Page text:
14 October, 2008

Philippine Picture Postcards 1900-1920

Philippine Picture Postcards 1900-1920
Author: Jonathan Best
Publisher: Bookmark, Inc.
Copyright: 1994
Pages: 119

Jonathan Best is a book author and an arts and culture consultant. As I've said he is an avid collector of Philippine photographs and postcards and has published two books "Philippine Picture Postcards 1900-1920" and "A Philippine Album: American Era Photographs."

Philippine Picture Postcards 1900-1920 not only provides a simple history of early postcards but also gives the reader a fascinating portrait of the Philippines during the first two decades of this century. It offers us a visual memory of a time which still retained much of the charm of the 19th century. As well all know much of the Spanish-Asian cityscape of Manila was made rubble by World War II.

The period selected (1900-1920) is one when the Philippines became well known as "Pearl of the Orient." It was American tourism promotion and governmental propaganda that would really popularize the distinctive designation. The 180 postcards illustrated in the book are among the most beautiful and historically interesting Philippine cards from his collection of around 2000 postcards (lots of old Philippine cards are still in archives and private collections). It presents a selection of different types of cards and a wide range of images from Luzon to Mindanao.

Some of my reproduced colored postcards can also be seen in this book.

*The book won the 1994 National Book Awards Best Book Design.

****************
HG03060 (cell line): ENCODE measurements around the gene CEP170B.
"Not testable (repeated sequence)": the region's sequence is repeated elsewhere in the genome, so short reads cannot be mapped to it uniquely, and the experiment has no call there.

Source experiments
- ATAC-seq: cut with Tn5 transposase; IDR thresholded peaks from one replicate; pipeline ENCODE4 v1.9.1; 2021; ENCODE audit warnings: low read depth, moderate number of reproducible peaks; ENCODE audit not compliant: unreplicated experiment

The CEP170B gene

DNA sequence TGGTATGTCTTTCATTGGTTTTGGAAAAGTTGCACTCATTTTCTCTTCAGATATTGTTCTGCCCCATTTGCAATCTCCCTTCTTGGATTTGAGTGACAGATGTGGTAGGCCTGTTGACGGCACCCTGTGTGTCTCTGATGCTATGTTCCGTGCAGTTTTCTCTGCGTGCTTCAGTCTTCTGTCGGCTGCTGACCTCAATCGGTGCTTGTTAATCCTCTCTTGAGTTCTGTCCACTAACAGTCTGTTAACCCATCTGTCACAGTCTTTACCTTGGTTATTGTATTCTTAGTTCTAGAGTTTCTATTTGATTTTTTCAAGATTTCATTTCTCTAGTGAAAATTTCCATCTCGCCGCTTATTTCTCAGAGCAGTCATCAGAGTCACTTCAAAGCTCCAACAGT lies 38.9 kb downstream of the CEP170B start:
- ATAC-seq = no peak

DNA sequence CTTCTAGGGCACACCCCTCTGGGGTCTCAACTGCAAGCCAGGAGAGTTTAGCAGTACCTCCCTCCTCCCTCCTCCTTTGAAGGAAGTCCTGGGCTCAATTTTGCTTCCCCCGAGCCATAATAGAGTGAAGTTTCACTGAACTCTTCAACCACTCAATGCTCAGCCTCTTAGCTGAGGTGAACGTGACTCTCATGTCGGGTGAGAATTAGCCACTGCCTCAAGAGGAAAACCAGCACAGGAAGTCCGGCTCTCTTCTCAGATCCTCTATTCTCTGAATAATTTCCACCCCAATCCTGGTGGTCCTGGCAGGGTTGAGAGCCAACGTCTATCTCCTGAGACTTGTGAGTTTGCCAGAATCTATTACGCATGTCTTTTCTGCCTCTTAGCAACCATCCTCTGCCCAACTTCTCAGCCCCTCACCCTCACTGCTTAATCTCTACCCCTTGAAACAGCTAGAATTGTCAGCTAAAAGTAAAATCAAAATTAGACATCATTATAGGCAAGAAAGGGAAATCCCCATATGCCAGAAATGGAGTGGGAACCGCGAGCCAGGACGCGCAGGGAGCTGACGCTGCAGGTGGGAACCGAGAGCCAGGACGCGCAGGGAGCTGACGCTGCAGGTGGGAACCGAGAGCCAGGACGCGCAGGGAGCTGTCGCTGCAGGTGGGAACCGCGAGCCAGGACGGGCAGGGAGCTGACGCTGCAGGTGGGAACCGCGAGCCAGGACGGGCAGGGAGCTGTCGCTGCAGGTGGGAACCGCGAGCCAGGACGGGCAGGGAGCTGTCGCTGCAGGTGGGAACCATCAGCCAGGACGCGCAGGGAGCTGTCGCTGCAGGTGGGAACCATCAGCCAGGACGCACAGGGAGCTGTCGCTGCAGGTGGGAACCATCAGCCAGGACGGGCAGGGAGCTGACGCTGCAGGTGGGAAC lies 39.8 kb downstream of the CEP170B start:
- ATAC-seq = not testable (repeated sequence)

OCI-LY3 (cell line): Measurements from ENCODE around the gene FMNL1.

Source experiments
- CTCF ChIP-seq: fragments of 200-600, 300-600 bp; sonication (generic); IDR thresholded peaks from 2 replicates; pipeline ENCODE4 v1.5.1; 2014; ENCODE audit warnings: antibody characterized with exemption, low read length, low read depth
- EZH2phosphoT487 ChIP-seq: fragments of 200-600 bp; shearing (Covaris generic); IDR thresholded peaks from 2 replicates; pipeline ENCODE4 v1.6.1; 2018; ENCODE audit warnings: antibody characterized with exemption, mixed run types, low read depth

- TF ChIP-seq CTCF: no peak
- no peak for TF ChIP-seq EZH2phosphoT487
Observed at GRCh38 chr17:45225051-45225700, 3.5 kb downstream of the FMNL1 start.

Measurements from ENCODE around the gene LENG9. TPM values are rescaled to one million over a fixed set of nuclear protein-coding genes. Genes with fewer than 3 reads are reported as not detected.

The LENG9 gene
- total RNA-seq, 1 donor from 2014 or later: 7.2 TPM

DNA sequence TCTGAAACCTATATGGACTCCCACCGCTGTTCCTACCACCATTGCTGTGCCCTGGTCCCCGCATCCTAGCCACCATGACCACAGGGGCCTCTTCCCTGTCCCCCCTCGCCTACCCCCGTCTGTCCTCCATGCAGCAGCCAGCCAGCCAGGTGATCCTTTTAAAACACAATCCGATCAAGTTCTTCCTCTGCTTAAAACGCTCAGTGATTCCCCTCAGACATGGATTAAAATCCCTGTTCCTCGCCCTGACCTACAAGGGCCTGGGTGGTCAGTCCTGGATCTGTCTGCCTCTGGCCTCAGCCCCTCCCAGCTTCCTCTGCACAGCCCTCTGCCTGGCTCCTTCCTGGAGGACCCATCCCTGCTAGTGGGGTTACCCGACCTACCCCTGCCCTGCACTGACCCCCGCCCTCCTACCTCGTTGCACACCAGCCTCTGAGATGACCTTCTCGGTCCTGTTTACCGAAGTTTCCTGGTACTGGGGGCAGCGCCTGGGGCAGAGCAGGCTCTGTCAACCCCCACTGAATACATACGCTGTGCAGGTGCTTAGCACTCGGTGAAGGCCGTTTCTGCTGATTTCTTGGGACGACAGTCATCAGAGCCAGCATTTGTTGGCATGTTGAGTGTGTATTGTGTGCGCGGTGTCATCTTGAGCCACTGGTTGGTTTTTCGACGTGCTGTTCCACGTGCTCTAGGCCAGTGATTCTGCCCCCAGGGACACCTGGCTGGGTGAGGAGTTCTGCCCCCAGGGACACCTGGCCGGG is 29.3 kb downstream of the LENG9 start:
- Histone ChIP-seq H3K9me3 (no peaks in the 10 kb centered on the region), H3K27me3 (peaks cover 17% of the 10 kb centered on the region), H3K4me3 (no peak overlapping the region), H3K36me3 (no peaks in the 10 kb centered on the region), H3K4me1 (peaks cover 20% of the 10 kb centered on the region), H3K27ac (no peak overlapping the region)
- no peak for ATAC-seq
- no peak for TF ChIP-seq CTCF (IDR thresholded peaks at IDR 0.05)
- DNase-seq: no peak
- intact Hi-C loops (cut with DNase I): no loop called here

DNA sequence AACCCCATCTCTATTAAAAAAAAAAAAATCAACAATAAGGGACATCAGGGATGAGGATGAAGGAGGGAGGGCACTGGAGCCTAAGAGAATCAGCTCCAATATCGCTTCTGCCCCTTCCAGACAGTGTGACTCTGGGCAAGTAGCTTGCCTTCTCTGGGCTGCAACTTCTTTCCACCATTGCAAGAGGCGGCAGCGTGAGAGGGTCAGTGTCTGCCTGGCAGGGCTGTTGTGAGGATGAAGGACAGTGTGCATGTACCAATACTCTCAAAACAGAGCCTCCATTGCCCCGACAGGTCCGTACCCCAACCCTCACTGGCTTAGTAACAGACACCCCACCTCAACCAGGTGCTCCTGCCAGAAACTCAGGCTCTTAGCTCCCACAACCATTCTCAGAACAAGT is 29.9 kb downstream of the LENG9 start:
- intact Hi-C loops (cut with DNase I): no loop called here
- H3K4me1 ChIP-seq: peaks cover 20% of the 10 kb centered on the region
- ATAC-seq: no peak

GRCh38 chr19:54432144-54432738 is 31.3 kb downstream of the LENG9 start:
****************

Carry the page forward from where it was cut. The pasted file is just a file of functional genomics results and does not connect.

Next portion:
13 October, 2008

Catalogue of Philippine Picture Postcards: American Period 1898-1941

(2) Catalogue of Philippine Picture Postcards: American Period 1898-1941
Author: Conrado F. Ciriaco
Copyright: 1995
Pages: 200

The author started as a stamp collector, later also became a coin collector and now an avid picture postcard collector. This book contains more than a thousand postcards from his collection, old Philippine picture postcards of the bygone era during the US Administration in the Philippines from 1898 to 1941.

Most of the old picture postcards shown depict historical events, local scenes, people, animals, different provinces and cities during the period, old US Army camps and forts, ships and boats, old buildings that do not even exist anymore, manners, customs and traditions, costumes, local transportation and practically all phases of life prevalent in the Philippines during the period of the US colonization of the islands.

What's so interesting is that the book outlines the history (best I have read so far) of Philippine postcards, from the pioneer era up to the photochrome era (1939-present). It includes the valuation of all picture postcards in the book and their grading value. It also provides an extensive list of printers/publishers of Philippine postcards during the American era and abbreviations/symbols that are commonly used for picture postcards.

Best part is that most of the Philippine picture postcards are illustrated in color in reduced format. Some of my reproduced colored postcards can be seen in this book.

I found a copy of this book on Philippine eBay but it's so expensive. Still contemplating on buying the book or not, or try my luck at antique shops/bookstores (it's already out of print).

Old Philippine postcards

202 Thriftshop

12 October, 2008

Consuming Passions: Philippine Collectibles

Every time I visit bookstores, I go to the hobbies section, hoping to see a book or two that mainly focuses on postcards, especially Philippine postcards. I got excited when I came across the book "Consuming Passions: Philippine Collectibles" not only because it has a section about Philippine postcards, but it also lists two books about Philippine postcards. I got more excited when I found out that the National Library carry those two books.

(1) Consuming Passions: Philippine Collectibles
By Jaime C. Laya, editor
Publisher: Anvil Publishing
Copyright: 2003
Pages: 404